I call it Newyearitis. You may call it new-year resolution, or simply baloney. ‘Itis’ is a Greek suffix meaning ‘a burning sensation’, and every year, about this time, I succumb to it.  It will burn and itch and become super inflamed. It starts as an idea the first week of December. For a few days I toss it around in my head and then it lodges in a corner and starts to fester. I think if I ignore it, it will go away, but it gets bigger and bigger and starts to suck in other thoughts. To get it out of my head and get some relief, I write it down. But then it is visible and instead of throwing it away, I play around with it and change it up a bit. By the time January rolls in, I have plans written down, goals set, and I’m ready to jump into it; which is right about NOW.

It may be something minor such as reading a new book, or rearranging the furniture. Or it may make more of an impact such as moving to another country or starting a new business.

You know the traditional Newyearitis of starting a new diet or new exercise regime? That was the year I joined Weight Watchers. It lasted until March and I’m no longer missing the pounds I lost.

One year I set SMART goals (Specific, Measurable, Attainable, Relevant, & Timely).  I wrote them all down. But the paper I wrote them on disappeared and only resurfaced 3 years later when I was moving house.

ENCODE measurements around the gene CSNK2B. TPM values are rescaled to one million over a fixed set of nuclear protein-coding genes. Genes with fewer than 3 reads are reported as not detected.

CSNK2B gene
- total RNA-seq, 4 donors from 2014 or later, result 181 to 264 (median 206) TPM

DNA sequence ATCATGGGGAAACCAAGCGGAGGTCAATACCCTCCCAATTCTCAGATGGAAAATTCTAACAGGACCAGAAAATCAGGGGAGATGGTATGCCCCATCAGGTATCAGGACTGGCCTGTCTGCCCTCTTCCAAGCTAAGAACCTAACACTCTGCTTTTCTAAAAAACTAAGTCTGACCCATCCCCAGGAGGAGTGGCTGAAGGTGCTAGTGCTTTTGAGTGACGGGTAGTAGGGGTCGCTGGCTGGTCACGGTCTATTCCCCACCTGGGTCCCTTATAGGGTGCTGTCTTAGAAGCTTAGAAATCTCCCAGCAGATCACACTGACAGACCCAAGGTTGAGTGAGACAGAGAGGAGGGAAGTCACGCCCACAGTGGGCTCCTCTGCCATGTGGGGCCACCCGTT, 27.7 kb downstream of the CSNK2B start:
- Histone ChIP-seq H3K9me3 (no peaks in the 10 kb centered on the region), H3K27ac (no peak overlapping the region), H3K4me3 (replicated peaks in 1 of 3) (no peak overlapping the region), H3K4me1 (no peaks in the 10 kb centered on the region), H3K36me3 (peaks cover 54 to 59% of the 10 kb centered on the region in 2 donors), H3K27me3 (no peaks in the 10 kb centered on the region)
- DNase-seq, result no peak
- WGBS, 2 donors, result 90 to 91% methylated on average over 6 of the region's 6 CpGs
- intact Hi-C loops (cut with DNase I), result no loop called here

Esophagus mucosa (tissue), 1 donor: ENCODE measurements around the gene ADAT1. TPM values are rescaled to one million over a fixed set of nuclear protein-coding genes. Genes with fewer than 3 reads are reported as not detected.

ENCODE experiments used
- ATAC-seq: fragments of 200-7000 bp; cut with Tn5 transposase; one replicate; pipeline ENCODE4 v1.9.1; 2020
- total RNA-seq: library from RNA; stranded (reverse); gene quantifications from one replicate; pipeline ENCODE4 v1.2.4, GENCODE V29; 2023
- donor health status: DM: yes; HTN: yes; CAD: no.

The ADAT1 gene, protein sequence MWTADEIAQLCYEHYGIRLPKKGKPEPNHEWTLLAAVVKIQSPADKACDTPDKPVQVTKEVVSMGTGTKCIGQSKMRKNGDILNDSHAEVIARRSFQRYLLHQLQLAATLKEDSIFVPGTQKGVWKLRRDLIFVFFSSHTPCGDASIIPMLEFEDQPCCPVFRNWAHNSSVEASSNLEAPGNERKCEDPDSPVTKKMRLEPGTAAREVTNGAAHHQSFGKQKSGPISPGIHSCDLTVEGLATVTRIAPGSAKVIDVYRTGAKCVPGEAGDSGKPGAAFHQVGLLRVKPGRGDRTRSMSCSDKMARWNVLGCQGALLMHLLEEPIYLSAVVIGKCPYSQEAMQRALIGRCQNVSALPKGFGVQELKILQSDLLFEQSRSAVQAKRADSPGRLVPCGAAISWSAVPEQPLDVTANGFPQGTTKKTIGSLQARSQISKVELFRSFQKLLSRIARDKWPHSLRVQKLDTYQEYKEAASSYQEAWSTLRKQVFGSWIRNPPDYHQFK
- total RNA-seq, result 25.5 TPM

This year I’m doing it again. I can’t help myself.  A new year is a new beginning; a new chance; a fresh opportunity; and another new road leading to somewhere I’ve never been.

Cheers to 2012!

What Did I Learn In 2011

What did I learn in 2011?

I had to think about it a bit, but when it all started rolling in, I realized it was an AWESOME year.

  • I’ve learned first-hand about the desert’s beauty as well as its harshness. There are the cute little wallabies preyed on by the savage dingoes. Giant, age-old trees destroyed by fires that burn out of control. There are colorful, clear sunrises and mystic sunsets obliterated by swirling dust storms. Regardless of the unrelenting heat and arid soil there is foliage covered with brilliant red blossoms growing wild. Underlying it all is a feeling of timelessness, like it was this way thousands of years ago, and will be the same a thousand years hence.
  • I’ve learned more about the people in this town Alice Springs. And I’ve learned that ‘good-old-boy’ system thrives everywhere. Continue reading